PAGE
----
My only comfort is that I'm not alone. Kelly Miller hasn't caught a fish, or even tried, in ten years. She's come from Denver with her husband Craig, an avid fisherman who adamantly insists that the spa stay they'd scheduled later in Cabo San Lucas is not a quid pro quo. Now Kelly is the first one of us on a fish, grinding resolutely as Jim coaches from the support boat. She proves an excellent student, pulling with short strokes and reeling down on the dorado, keeping a solid bend in her rod. The fish is a splendid specimen; its odd, bulbous forehead and bright colors are vivid reminders that we're on the edge of the tropics, even if snowy Colorado is just a four-or five-hour flight away.
Cries of "Hook up!" begin to ring out as the others in our group of five kayak anglers land dorado, jack crevalle, and bonito -- then comes my turn. As the clicker on my reel ticks over, indicating some toothy character has taken my bait and started to run, I remember the advice Sammons gave me the previous night. "When you hear the clicker go off," he said, "count slowly to ten. Then slam your reel in gear and wind like hell."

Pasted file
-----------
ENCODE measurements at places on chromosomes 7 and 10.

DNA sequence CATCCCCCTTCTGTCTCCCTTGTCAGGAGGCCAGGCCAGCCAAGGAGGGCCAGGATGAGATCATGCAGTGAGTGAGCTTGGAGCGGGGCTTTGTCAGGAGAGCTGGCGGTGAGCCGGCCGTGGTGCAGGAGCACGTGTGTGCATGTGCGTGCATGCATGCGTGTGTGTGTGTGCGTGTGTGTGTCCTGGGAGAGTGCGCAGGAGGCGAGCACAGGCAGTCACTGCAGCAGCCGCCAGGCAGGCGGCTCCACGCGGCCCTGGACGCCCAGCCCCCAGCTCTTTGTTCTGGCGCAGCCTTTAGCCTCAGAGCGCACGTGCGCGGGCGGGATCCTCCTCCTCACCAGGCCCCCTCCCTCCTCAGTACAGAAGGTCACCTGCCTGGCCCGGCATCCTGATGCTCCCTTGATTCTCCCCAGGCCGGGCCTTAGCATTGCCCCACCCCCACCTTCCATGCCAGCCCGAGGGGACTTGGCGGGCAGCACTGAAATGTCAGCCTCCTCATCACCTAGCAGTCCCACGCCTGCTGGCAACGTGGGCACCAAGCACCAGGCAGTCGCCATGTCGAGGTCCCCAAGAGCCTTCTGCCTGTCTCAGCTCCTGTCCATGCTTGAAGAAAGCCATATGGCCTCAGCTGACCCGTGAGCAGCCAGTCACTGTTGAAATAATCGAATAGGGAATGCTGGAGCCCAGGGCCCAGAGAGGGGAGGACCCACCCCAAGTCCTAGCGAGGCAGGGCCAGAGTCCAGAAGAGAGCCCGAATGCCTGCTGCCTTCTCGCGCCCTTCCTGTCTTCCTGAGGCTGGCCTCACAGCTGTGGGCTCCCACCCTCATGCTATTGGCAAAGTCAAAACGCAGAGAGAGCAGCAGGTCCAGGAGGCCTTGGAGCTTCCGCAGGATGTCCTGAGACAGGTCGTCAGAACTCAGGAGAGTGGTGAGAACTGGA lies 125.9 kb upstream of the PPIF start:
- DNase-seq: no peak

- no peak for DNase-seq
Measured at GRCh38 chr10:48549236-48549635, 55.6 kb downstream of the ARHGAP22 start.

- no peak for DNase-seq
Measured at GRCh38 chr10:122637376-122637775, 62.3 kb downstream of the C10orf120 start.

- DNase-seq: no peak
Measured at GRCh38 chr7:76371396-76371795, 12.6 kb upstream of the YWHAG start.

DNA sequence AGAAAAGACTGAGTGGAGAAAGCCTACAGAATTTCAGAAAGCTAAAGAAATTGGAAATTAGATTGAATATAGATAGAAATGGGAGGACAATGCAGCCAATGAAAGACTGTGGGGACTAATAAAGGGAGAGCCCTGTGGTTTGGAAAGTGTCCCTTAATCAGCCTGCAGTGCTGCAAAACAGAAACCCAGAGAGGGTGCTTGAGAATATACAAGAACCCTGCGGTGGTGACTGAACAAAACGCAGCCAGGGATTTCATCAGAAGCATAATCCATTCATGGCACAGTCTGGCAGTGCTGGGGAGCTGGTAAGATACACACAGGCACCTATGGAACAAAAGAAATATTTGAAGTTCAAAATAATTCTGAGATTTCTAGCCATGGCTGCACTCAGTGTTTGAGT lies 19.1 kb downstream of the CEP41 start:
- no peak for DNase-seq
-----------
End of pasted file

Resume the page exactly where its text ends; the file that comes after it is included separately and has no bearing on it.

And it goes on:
It sounded awfully simple over a cold Pacifico and fresh ceviche, but here on the ocean I forget all about counting and just spin the reel as fast as I can, shouting, "I'm on!" My fish makes a series of acrobatic leaps. He's not big, but he's a fighter. Before long our local fishing guide, Chuy, arrives in a panga boat to witness my triumph.
"What is it?" I ask.
"Do I keep it?"
Chuy is too polite to laugh, but he can't hide how badly he wants to. I lift the 18-inch fish out of the water to let it go, but it saves me the trouble, slipping the hook with one nimble twist.